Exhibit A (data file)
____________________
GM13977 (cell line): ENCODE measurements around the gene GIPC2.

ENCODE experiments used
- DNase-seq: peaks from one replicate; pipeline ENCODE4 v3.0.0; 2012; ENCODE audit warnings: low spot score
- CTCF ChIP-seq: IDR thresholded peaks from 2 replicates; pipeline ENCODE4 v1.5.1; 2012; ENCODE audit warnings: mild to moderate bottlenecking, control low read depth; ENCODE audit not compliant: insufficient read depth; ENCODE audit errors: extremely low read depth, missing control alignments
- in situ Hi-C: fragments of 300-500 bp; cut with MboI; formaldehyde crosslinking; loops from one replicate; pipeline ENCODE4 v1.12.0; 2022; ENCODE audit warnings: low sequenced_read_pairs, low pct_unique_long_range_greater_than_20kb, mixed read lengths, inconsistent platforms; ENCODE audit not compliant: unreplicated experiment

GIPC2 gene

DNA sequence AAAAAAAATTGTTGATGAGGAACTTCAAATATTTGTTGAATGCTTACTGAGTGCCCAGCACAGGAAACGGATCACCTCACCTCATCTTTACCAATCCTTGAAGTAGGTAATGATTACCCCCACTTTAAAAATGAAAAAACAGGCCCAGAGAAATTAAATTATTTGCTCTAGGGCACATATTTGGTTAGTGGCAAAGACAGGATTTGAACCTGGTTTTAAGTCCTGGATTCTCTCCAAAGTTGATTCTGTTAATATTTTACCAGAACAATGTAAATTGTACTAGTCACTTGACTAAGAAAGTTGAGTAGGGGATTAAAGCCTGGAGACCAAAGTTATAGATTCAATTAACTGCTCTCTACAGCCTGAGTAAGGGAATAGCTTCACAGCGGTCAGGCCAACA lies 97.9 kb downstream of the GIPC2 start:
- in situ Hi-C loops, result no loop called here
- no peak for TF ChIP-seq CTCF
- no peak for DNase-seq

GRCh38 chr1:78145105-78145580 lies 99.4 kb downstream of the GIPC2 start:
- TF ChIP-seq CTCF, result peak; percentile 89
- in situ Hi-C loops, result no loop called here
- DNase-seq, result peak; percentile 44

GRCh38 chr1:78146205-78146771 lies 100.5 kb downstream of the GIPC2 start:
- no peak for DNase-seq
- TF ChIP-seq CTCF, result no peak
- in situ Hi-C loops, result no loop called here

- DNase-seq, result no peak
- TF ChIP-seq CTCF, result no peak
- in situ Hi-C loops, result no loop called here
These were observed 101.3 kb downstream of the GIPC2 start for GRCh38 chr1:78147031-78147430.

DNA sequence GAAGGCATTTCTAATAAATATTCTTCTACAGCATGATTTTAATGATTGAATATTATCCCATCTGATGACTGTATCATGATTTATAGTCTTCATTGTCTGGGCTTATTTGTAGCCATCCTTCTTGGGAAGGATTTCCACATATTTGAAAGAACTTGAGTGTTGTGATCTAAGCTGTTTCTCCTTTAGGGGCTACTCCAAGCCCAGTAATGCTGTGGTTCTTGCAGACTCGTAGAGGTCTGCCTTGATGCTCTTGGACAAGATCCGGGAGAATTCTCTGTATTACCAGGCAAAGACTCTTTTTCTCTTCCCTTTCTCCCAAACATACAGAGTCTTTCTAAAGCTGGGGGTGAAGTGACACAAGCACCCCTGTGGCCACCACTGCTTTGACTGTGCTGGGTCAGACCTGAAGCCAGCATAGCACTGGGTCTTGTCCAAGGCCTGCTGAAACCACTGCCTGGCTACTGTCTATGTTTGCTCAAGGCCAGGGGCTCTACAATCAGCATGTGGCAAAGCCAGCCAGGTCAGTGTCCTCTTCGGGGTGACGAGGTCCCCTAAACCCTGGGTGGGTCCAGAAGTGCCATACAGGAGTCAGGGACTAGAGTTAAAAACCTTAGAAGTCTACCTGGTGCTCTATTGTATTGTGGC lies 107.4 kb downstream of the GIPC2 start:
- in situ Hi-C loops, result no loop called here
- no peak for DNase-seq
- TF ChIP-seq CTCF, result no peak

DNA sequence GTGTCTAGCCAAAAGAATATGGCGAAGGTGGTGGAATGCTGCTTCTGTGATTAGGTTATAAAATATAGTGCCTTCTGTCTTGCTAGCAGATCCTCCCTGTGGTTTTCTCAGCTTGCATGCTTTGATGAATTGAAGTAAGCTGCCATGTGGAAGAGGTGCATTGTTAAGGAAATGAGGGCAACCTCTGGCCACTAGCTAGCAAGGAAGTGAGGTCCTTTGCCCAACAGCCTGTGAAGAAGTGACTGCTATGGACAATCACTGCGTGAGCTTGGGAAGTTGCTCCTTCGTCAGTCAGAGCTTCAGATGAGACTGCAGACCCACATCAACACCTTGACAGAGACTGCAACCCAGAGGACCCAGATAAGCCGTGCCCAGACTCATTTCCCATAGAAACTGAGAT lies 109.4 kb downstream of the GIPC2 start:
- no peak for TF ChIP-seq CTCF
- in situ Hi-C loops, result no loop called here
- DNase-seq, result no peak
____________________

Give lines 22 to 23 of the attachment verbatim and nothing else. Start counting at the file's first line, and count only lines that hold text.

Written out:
These were observed 101.3 kb downstream of the GIPC2 start for GRCh38 chr1:78147031-78147430.

DNA sequence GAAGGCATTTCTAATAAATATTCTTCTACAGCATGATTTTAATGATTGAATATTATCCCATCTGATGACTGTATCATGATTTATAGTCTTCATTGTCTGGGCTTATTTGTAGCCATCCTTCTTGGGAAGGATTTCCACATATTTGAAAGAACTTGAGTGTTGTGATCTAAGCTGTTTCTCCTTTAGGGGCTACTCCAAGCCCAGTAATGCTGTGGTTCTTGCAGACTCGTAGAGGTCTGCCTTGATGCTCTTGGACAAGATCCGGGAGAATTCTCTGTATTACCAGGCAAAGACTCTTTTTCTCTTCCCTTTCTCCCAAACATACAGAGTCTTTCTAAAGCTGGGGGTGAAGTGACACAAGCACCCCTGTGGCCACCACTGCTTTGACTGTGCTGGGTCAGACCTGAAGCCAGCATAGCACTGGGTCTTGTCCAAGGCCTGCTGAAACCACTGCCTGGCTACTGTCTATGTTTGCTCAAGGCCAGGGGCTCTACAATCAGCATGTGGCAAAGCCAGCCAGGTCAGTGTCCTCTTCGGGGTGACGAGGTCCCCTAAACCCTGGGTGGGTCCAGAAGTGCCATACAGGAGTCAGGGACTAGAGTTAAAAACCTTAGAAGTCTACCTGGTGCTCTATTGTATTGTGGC lies 107.4 kb downstream of the GIPC2 start: